So far, Waddell said the trip has gotten him in great shape, he’s feeling better than ever and also loving setting out on the quiet open road just before sunrise and just before sunset, usually taking his breaks in his 75-kilometre day between 2 and 6 p.m.

Waddell encourages anyone who is struggling to reach out for support from friends, family or any of the many programs he found were so good in Williams Lake.

“I think Williams Lake is lucky to have the CMHA, drop-in programs and the Cariboo Friendship Centre. There are just so many good things.”

With his eyes opened, and feeling like he has a new lease on life, Waddell said he plans to end his journey in Whitehorse where he will start a new life and go back to school to be a holistic counsellor.

His advice to those struggling is to talk about their troubles.

If anyone would like to reach out to Tyler he can be reached on Facebook. Also, he will be leaving Williams Lake heading north toward Quesnel sometime around sunrise Tuesday, July 16.


Do you have a comment about this story? email:
editor@wltribune.com

Like us on Facebook and follow us on Twitter.

Just Posted

Forestry Ink: Forest tenure changes are occurring throughout the world

Regular columnist Jim Hilton writes about forest tenure and ownership

Quesnel Safeway honours its volunteer shoppers

This year marks the 20th anniversary of Safeway’s volunteer shopper program

Police name second suspect, lay kidnapping and attempted murder charges in connection with Rudy Johnson Bridge incidents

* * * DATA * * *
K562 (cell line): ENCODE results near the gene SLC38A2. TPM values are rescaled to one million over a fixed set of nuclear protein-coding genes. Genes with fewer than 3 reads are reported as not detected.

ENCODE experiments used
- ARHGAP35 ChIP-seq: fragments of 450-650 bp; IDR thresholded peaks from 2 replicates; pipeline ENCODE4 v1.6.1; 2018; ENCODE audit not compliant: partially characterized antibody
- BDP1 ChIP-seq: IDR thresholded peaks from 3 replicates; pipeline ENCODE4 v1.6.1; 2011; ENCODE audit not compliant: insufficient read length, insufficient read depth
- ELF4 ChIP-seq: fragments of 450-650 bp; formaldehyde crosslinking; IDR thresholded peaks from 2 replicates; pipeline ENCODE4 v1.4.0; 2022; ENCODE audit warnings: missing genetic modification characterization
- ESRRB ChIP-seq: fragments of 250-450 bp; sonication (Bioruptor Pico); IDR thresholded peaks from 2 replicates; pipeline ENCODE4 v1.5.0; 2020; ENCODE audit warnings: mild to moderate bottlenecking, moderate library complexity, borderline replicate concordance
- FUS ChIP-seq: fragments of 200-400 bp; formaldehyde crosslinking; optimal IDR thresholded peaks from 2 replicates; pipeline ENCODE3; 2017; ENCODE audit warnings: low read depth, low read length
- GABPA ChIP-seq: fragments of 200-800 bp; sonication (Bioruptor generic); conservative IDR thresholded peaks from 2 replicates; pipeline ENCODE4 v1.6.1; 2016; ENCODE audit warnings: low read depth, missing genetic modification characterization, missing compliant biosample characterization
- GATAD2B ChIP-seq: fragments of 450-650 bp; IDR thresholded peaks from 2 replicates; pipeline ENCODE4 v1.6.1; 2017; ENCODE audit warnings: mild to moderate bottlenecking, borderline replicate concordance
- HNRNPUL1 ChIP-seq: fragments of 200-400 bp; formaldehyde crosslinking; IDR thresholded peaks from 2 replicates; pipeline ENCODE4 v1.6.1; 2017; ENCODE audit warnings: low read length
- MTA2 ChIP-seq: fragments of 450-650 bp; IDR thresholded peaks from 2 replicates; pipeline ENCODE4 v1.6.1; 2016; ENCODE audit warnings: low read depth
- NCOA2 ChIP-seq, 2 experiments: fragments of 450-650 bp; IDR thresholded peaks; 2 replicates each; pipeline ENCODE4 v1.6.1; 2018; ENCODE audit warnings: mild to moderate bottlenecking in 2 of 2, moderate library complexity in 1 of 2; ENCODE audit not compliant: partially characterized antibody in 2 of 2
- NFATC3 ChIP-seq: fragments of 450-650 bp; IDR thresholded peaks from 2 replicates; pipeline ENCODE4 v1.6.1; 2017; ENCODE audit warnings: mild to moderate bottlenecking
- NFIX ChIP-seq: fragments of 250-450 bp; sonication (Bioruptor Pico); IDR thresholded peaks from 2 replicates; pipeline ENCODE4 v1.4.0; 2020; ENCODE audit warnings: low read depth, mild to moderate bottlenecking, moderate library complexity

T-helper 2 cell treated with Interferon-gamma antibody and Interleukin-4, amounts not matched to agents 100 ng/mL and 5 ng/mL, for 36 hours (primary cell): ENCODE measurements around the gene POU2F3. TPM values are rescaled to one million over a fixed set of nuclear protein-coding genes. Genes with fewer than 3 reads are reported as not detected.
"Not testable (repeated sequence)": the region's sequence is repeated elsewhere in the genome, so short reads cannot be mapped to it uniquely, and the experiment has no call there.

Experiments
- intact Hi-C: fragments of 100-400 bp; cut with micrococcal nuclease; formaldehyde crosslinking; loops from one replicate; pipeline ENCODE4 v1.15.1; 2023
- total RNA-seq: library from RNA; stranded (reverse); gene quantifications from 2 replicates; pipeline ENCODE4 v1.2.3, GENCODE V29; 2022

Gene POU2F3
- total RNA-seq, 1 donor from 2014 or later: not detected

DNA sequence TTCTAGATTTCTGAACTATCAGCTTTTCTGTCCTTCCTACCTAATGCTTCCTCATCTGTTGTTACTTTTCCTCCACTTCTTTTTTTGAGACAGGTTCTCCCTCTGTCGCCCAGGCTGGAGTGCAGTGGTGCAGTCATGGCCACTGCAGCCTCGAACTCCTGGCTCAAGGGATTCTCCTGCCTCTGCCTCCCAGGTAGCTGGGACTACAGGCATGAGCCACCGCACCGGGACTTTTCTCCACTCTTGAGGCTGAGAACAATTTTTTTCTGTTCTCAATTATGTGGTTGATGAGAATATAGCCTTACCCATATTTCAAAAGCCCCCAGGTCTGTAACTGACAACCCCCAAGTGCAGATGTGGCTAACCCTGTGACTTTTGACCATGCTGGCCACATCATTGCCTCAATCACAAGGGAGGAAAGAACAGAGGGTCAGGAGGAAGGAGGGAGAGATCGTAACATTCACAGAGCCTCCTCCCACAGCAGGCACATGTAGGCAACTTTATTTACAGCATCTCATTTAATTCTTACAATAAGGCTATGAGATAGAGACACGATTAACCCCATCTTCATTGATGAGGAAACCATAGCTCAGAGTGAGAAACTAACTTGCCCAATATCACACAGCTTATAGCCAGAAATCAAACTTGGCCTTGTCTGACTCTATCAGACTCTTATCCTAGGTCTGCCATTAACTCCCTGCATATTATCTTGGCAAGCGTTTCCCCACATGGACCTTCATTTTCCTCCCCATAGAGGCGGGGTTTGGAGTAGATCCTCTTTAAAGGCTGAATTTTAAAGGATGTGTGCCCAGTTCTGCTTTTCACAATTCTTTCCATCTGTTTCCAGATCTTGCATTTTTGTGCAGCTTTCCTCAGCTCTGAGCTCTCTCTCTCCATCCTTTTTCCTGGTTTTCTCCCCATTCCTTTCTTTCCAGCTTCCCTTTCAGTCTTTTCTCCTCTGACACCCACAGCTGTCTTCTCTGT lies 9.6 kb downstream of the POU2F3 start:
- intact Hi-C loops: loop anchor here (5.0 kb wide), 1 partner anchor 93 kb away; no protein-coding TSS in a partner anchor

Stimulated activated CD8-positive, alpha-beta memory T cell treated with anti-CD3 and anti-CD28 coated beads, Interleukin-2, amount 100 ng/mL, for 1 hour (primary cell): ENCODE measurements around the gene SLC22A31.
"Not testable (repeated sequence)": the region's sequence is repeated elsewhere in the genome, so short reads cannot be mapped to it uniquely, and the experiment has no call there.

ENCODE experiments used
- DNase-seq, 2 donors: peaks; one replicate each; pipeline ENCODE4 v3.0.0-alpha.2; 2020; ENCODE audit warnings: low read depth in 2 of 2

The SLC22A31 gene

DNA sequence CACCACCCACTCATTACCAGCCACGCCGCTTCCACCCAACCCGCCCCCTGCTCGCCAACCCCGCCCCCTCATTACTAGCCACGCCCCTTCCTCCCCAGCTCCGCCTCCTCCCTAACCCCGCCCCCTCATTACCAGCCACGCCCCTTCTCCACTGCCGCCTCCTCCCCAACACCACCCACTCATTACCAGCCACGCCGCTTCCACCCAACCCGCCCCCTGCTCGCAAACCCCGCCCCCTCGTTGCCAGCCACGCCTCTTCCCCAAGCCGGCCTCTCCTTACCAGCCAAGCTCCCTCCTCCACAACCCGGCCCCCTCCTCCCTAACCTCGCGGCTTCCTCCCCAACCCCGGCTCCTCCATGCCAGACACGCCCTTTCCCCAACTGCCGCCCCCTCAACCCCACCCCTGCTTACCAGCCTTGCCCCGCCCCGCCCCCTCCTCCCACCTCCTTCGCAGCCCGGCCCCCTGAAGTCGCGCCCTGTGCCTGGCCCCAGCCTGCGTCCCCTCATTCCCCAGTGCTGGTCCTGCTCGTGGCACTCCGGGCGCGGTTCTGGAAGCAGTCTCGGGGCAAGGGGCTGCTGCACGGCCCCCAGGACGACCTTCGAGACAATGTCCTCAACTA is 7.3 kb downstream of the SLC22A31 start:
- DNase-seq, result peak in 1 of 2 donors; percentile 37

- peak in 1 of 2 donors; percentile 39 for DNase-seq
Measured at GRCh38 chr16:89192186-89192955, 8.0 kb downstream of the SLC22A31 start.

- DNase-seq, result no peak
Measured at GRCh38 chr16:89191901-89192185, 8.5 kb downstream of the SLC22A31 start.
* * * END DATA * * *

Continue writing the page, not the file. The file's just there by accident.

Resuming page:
Drynock is considered dangerous, do not approach him and call the local RCMP detachment immediately

Grey Ghost to get back on track at Doug Larson Memorial Race

Quesnel’s Mike Spooner wants to race again after 17-year hiatus

Northern Development Initiative Trust offers rebate for businesses affected by mill closures, curtailments

Small and medium-sized businesses can apply for Forestry Affected Business Consulting Rebate

VIDEO: Langley Ribfest met with protesters

Groups that oppose the event for various reasons plan to be on site each of the three days.

Canadians killed in Afghanistan honoured during emotional dedication ceremony

One-hundred-fifty-eight Canadian soldiers died during the mission

It’s snow joke: Up to 30 cm of snow expected to fall in northeastern B.C.

Alaska Highway, Fort Nelson to be hit with August snowstorm, according to Environment Canada

‘I’m just absolutely disgusted’: Husband furious after B.C. Mountie’s killer gets day parole

Kenneth Fenton was sentenced to prison after he fatally struck Const. Sarah Beckett’s cruiser

Sea-to-Sky Gondola in B.C. likely out of commission until 2020

Sea to Sky Gondola carries between 1,500 and 3,000 people every day during the summer season

Helicopter-riding dog Mr. Bentley now featured on cans of new B.C.-made beer

Partial proceeds from every pack go to Children’s Wish

PHOTOS: Weapons seized at Portland right-wing rally, counterprotests

Not all who gathered Saturday were with right-wing groups or antifa

Discussion on grief and loss between Stephen Colbert, Anderson Cooper goes viral

The exchange includes emotional question from Cooper, and outlook on grief as a child

Toronto activist calling on federal parties to nominate more black candidates

Fewer than 20 black Canadians have been nominated so far, including some Liberal MPs seeking re-election

Most Read